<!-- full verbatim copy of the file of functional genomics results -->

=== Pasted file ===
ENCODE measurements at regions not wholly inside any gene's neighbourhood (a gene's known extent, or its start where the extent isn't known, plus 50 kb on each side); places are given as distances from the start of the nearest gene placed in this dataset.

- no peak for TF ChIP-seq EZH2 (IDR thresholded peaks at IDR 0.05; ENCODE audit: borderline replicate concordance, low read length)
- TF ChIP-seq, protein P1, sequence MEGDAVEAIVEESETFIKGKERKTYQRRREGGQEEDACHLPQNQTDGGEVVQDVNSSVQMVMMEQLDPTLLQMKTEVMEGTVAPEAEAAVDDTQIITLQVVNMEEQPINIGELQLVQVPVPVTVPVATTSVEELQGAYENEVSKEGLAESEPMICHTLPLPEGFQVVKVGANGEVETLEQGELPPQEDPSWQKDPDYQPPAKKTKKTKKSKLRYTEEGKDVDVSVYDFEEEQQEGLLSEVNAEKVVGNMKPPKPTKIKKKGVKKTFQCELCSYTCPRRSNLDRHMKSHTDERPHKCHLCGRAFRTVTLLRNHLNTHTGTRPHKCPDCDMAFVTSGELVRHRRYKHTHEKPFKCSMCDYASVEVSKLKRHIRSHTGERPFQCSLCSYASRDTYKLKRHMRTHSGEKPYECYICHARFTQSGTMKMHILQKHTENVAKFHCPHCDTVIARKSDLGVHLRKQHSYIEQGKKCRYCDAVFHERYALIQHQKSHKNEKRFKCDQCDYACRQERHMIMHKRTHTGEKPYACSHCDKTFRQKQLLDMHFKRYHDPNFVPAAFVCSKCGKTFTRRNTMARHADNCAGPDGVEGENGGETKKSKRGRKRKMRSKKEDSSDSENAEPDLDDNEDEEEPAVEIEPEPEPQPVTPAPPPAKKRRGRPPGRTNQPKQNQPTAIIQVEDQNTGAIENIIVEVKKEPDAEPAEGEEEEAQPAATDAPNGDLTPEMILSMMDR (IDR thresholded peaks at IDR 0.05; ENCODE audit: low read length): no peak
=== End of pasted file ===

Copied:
ENCODE measurements at regions not wholly inside any gene's neighbourhood (a gene's known extent, or its start where the extent isn't known, plus 50 kb on each side); places are given as distances from the start of the nearest gene placed in this dataset.

- no peak for TF ChIP-seq EZH2 (IDR thresholded peaks at IDR 0.05; ENCODE audit: borderline replicate concordance, low read length)
- TF ChIP-seq, protein P1, sequence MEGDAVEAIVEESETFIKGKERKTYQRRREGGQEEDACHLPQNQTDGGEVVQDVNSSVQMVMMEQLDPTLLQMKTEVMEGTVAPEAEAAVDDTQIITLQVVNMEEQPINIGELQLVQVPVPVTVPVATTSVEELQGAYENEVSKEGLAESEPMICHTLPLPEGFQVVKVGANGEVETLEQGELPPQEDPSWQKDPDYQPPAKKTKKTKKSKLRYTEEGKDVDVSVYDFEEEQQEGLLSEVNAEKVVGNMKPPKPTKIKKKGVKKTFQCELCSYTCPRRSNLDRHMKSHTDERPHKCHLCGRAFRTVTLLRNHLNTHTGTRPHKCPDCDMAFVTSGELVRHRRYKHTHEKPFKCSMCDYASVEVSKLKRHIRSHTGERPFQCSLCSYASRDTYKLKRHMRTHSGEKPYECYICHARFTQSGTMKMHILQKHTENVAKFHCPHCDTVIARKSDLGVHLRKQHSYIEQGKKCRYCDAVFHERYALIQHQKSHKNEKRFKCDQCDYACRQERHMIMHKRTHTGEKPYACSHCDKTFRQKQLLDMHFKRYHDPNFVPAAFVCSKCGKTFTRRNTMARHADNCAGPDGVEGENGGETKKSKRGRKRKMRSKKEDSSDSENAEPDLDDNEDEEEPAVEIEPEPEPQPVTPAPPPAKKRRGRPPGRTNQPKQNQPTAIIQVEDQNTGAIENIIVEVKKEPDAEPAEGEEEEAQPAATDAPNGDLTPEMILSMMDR (IDR thresholded peaks at IDR 0.05; ENCODE audit: low read length): no peak